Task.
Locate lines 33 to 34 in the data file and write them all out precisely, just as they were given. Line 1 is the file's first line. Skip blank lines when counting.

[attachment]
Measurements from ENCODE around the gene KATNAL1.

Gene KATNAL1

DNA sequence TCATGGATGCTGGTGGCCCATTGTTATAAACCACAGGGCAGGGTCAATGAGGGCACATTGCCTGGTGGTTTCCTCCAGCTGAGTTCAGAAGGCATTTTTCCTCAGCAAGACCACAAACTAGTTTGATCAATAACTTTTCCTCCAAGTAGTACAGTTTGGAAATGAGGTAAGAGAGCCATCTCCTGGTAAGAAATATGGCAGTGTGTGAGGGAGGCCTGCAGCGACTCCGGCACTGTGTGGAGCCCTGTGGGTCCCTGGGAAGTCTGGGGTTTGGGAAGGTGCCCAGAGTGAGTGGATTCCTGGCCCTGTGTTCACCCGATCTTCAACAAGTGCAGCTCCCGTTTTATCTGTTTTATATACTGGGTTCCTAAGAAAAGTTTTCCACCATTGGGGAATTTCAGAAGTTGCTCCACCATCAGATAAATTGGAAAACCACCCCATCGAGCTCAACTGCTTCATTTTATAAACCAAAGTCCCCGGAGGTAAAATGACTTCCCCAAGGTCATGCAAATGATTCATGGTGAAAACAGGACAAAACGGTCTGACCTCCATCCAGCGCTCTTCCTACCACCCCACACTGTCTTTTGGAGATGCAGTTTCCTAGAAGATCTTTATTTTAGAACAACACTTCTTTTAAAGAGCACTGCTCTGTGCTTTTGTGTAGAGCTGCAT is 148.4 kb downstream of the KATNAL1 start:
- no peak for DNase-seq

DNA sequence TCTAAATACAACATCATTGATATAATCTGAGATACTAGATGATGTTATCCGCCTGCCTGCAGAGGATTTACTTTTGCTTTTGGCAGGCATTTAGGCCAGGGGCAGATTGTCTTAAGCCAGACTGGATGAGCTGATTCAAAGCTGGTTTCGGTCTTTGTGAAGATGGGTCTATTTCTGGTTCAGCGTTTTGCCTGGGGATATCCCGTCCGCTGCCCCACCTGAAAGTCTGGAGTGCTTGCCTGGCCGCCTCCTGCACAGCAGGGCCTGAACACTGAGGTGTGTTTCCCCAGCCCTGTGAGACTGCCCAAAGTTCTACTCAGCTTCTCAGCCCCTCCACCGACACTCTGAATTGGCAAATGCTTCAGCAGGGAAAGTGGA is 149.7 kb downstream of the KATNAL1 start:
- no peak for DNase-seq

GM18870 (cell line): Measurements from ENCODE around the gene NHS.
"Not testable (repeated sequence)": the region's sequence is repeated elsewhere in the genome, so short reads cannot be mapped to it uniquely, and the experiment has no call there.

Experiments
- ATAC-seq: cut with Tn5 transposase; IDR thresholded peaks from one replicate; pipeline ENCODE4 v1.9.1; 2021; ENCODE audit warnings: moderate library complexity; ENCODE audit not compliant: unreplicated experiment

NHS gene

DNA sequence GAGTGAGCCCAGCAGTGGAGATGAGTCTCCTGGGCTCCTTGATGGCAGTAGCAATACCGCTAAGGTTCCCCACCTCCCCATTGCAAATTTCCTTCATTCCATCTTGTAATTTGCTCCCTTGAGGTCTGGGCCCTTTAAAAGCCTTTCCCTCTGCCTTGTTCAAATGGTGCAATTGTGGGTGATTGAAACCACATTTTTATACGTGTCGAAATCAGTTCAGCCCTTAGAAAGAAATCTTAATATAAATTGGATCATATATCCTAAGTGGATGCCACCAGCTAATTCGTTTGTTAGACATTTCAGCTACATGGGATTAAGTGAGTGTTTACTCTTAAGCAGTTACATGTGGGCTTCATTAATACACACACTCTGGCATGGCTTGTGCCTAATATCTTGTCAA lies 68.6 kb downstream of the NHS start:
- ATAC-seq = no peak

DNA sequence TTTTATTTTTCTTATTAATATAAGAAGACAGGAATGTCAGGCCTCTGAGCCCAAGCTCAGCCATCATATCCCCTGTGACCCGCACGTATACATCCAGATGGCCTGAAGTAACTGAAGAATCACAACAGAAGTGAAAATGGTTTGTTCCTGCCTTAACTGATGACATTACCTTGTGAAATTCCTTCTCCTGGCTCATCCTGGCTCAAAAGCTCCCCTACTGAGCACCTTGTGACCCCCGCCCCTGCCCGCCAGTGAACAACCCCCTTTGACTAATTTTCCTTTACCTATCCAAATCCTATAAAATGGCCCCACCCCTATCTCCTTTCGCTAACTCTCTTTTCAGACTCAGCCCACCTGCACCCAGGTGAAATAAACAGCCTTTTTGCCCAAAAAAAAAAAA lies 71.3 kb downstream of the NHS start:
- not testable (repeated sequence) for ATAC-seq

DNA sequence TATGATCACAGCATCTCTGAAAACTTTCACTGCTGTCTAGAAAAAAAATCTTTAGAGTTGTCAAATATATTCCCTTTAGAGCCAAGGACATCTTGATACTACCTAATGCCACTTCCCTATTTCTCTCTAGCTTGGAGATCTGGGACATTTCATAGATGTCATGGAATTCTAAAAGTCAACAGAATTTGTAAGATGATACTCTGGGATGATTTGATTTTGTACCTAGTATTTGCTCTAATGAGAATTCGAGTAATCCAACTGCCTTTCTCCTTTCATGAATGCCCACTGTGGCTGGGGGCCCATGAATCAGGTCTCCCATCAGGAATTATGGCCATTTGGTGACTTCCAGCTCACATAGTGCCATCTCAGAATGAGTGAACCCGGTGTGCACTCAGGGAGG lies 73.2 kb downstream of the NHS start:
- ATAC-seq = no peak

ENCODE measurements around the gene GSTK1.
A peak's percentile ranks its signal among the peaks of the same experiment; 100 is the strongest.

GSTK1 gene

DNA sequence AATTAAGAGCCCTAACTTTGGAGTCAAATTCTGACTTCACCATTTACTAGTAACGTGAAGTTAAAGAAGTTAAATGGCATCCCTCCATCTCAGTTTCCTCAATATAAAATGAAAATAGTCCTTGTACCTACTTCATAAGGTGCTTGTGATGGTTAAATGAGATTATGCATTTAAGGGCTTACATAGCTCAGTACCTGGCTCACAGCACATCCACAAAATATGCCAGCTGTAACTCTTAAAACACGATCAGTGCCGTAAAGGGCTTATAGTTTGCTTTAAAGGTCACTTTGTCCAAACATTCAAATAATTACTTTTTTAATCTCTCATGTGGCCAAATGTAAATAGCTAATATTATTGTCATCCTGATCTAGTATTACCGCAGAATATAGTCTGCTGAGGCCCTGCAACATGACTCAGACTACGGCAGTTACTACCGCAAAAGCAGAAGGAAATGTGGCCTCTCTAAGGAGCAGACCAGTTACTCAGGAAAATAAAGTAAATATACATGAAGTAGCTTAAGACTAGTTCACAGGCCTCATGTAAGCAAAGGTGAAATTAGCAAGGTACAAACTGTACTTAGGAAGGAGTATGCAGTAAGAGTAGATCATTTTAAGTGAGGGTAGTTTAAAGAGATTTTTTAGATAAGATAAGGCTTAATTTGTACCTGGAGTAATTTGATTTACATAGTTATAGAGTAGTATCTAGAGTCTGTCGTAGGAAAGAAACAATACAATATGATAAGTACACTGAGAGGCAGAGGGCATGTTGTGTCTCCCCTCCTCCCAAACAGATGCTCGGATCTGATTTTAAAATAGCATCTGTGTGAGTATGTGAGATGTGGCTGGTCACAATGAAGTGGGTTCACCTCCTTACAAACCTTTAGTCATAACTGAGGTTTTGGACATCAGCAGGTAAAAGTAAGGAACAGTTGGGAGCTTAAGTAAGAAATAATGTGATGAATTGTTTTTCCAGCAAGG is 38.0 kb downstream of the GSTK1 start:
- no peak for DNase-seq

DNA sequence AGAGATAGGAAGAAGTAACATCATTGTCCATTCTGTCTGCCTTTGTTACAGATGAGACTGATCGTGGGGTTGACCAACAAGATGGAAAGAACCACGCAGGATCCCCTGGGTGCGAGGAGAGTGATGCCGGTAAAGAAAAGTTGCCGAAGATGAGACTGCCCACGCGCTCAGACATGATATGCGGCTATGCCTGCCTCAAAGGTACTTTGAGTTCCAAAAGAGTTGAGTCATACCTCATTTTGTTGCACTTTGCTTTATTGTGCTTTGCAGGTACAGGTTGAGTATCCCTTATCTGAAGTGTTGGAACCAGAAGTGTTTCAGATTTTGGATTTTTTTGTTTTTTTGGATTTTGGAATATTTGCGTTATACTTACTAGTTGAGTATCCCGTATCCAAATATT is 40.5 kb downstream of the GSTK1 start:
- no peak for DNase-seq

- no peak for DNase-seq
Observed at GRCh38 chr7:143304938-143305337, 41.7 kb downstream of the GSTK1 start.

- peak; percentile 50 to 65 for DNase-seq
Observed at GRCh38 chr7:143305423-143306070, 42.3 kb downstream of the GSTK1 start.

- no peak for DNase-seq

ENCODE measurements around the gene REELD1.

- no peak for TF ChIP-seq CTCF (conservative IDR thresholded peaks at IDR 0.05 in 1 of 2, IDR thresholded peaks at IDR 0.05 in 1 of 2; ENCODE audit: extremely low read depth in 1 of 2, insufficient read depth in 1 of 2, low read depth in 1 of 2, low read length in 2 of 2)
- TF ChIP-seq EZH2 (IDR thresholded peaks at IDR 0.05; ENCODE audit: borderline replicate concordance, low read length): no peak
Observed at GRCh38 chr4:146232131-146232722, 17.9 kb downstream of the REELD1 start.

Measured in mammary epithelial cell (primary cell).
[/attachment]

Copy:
Observed at GRCh38 chr4:146232131-146232722, 17.9 kb downstream of the REELD1 start.

Measured in mammary epithelial cell (primary cell).